Image: DBC Pierre via www.thewhitereview.org; photo by Sarah Lee.
For the first time slot of the morning, Ilsa took in the ‘Behind the Man’ session offering insights into the art of biography. Onstage were Madonna King, journalist-author of Hockey—not your average Joe, the first authorised biography of Treasurer Joe Hockey, and journalist-author Hamish McDonald, author of A War of Words, the man who talked 4000 Japanese into surrender, the extraordinary story of Charles Bavier, a European raised as a Japanese in the late 19th century who ended up working against the Japanese for western intelligence services.
The authors agreed on basic principles:
- Nothing in a biography should be ‘out of bounds’’ it should be ‘warts and all’.
- The biographer does not need to like his subject; McDonald had even spent some time courting the late North Korean ‘Dear Leader’ Kim Jong Il with bottles of premium Penfolds Grange wine, so great was his desire to write Kim’s biography.
- Biographers need to get right inside their subjects’ heads: the answer to the common question, ‘When do you stop researching and start writing?’ was, King said, ‘When you find you can go into a restaurant and order exactly the dinner that the subject of your biography would order for his or herself.’
The two authors worked within very different timelines, King belting out her Hockey biography within one year, working seven days a week, including Christmas Day, while McDonald took decades to complete his book, during which time the book became an ‘albatross’ around his neck, filling him with guilt.
Carol, meanwhile, attended a session on fairy tales, featuring Kate Forsyth and Danielle Wood in conversation with Delys Bird. Both are prolific writers are multiple award winners who have drawn on their love of the fantastic in their work. The trio spoke knowledgeably on the history of fairy stories and then went on to describe how they subvert them. This subversion, it seems, is just one twist in the long history of the genre. Fairy tales, it was agreed, are almost like living organisms, capable of adapting to the mores of any time and any place. They can serve as a vehicle for telling things that can’t be told in any other way. To a feminist, the traditional forms seem to speak of the repression of women by men, yet so often such tales are about women repressing each other, given the many tales of wicked witches imprison or enchant young girls.
Braving Dracula in his box, Ilsa ventured into the session featuring Man Booker Prize-winner (2003, Vernon God Little), one-time Australian and now European-Irish resident DBC Pierre, who has recently joined Penguin’s (Random House) innovative Hammer Films horror imprint with his spooky novella Breakfast with the Borgias. Tough, sepulchral-voiced Pierre, who has been there, done that, equates the intrinsic scariness of real life and indeed of real people with that of horror fiction. His protagonist is alone, isolated and dis-communicated (Internet-deprived etc) in a remote Essex guesthouse, amid swirling English fog… But writing doesn’t come easy for Pierre: ‘It’s a little like swimming the Atlantic in the dark…The best thing about writing a book is when you are not writing it.’ Of winning the Booker, he says, ‘The basis of all our errors is fluctuating self-esteem. I was overwhelmed. It put a monkey on my back for 10 years. It humbled me more than it made me a dickhead.’ Pierre recommends a pseudonym like his own (‘Dirty-But-Clean’ Pierre) as a useful cloak under which an author can cultivate objectivity and self-criticism.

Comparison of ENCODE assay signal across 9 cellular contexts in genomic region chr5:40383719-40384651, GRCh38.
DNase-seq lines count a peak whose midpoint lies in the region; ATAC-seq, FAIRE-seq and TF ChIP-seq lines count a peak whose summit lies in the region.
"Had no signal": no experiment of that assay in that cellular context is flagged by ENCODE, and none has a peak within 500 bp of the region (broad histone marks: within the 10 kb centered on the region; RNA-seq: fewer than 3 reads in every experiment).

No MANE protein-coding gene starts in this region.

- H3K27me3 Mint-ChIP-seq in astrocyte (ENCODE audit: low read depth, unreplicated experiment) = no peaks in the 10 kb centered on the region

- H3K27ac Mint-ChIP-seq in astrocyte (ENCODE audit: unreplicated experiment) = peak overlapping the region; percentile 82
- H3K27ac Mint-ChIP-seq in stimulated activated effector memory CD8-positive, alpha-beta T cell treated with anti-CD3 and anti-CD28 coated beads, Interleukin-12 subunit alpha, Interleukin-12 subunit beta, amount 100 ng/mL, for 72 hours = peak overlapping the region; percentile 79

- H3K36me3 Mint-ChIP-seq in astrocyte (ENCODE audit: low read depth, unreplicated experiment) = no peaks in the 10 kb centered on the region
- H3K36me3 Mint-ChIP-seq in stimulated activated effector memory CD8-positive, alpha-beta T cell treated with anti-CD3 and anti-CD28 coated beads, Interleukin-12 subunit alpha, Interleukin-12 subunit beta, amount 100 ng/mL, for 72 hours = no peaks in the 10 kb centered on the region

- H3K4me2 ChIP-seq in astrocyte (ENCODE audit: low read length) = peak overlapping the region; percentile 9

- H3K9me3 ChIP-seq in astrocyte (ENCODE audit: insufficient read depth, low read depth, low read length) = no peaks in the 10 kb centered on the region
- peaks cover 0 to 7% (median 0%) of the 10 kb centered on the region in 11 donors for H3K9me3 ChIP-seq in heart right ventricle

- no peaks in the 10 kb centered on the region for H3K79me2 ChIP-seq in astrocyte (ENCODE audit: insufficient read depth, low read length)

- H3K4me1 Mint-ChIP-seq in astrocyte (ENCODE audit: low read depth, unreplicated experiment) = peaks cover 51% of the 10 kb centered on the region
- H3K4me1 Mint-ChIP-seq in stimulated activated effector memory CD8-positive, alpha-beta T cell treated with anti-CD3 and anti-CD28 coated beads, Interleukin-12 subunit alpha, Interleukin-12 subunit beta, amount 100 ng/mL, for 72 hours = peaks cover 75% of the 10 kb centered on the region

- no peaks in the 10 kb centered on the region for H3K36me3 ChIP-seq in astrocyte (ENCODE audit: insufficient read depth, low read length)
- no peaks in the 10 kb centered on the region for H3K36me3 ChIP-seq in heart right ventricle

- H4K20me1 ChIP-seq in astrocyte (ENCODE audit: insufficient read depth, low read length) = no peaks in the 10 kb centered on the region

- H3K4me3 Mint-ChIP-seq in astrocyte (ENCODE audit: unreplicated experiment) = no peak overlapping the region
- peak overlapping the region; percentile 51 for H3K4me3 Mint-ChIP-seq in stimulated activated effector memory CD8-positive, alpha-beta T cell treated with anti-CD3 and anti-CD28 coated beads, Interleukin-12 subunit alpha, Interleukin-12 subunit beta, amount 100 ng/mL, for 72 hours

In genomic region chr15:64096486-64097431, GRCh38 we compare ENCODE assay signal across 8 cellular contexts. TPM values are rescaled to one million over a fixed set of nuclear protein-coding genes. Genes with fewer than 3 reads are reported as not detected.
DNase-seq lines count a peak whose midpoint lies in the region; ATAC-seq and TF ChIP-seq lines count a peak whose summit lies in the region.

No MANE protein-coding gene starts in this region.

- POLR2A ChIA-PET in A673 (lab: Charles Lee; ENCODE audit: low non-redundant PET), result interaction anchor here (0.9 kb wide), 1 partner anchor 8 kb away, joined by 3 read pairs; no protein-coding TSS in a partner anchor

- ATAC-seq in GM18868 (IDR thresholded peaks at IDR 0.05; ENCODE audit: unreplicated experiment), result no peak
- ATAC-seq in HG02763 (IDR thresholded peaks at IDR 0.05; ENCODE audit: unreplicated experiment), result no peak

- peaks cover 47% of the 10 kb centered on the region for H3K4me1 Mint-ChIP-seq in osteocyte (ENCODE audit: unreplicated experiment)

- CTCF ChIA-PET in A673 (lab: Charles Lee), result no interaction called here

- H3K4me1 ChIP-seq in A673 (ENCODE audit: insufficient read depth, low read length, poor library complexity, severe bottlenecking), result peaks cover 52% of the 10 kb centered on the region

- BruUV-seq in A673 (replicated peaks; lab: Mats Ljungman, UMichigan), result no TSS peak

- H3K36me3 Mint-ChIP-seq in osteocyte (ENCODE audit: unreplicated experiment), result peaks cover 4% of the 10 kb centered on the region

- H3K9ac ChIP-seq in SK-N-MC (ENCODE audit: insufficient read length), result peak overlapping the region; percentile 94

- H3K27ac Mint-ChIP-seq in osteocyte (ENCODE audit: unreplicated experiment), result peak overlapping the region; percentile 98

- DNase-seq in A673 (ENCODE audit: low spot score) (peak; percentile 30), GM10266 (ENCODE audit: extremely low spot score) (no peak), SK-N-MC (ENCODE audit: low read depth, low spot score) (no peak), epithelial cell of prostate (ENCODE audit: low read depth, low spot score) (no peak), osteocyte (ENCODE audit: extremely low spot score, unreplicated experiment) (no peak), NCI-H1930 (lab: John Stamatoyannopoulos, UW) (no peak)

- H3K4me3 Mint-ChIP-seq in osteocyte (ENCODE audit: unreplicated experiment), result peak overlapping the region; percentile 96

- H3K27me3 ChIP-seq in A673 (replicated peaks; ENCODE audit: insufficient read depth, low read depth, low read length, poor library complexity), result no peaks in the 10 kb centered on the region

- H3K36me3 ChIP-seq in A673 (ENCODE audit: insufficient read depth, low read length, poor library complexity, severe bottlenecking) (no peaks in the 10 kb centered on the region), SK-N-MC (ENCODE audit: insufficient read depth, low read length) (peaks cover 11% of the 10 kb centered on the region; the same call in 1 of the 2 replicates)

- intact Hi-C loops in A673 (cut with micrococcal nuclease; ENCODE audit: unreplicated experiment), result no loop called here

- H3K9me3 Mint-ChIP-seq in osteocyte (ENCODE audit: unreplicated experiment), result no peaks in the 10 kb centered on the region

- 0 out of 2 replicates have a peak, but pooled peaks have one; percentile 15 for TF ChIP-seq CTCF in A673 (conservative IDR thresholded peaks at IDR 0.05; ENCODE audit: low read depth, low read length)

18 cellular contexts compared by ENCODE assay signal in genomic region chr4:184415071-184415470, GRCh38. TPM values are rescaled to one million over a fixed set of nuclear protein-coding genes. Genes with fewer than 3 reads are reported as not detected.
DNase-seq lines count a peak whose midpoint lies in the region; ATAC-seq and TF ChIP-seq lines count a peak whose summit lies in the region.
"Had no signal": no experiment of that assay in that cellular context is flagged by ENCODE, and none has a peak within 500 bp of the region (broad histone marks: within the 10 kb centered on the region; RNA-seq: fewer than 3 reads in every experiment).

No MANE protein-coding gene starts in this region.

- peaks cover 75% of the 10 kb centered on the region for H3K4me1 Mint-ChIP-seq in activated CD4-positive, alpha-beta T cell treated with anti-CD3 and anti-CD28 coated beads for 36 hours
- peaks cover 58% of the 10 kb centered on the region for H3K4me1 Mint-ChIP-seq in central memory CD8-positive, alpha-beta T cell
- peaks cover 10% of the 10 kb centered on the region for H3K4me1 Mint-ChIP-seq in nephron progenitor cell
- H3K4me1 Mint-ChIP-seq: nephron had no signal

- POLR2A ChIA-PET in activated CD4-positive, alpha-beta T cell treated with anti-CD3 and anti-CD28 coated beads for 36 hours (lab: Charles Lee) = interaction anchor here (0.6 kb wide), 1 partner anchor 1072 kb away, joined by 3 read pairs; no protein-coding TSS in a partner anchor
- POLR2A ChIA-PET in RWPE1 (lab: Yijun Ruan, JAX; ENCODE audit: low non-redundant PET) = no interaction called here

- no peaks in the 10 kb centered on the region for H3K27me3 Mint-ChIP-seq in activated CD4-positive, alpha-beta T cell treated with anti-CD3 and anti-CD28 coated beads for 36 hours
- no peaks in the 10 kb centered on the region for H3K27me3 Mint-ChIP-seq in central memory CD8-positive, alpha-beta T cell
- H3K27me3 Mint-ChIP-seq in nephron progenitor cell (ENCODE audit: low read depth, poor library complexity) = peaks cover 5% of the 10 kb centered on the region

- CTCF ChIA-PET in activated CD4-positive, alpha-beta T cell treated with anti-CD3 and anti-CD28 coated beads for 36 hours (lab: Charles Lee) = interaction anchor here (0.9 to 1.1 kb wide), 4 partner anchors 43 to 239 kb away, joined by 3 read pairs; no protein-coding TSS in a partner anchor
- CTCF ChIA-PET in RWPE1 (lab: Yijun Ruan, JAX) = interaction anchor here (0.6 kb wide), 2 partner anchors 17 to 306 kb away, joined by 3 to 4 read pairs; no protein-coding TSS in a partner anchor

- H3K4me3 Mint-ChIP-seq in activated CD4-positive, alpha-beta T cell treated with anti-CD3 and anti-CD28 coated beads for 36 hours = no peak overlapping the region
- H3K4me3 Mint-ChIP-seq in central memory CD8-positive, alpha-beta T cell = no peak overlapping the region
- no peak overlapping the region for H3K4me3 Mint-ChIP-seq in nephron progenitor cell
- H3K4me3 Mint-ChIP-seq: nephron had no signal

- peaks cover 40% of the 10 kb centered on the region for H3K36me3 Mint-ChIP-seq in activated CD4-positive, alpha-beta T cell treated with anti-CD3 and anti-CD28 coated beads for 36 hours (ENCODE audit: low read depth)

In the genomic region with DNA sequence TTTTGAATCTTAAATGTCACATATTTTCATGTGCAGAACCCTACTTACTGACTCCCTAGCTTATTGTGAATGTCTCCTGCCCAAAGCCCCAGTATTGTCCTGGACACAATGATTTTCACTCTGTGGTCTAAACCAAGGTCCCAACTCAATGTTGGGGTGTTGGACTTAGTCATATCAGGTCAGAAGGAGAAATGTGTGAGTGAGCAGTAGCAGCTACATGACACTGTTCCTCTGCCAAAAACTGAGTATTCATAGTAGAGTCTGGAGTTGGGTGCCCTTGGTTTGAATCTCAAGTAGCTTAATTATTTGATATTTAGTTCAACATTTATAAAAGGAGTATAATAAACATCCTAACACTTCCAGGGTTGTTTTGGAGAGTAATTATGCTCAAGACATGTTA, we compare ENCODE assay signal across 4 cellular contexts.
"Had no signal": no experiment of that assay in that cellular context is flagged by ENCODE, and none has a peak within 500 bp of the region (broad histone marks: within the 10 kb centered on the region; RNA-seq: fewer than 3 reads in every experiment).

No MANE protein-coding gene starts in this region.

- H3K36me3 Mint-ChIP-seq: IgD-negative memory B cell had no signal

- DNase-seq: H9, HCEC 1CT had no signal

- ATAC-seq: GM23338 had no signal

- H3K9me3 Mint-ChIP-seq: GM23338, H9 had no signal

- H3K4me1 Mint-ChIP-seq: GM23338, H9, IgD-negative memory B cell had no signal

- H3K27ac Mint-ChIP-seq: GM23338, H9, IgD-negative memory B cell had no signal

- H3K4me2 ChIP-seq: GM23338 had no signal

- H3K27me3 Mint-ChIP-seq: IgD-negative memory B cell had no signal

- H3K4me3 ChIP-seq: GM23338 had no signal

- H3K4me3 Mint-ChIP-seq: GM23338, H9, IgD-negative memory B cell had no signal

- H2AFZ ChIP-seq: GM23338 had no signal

Carol’s second session featured the literary journal, the Griffith Review. The latest edition, titled 'Looking West', investigates the idea of art and innovation on the periphery. The panellists, Brook Davis, Amanda Curtin and Peter Newman, spoke with chair Julianne Schultz about attitudes to Western Australia by both in-dwellers and outsiders. The idea of WA as being the Wild West, on the very borders of civilisation, is not dead, and it affects attitudes on both sides of the state borders. Some see WA as ‘the golden west’ a land of promise and plenty: others are more struck by the inevitable sense of isolation. The one thing all agreed on was the open and friendly atmosphere in the writing community of WA. Trying to break into any arts community interstate or overseas can be very difficult; here we welcome newcomers with open arms, and those newcomers often comment on the sense of excitement and newness that pervades the arts community in the west. As one comment from the audience put it, there is a sense of possibilities here in the West that does not seem to exist elsewhere, and Julianne Schultz commented that there is a feeling of synthesis in WA that is now starting to extend to indigenous history and culture.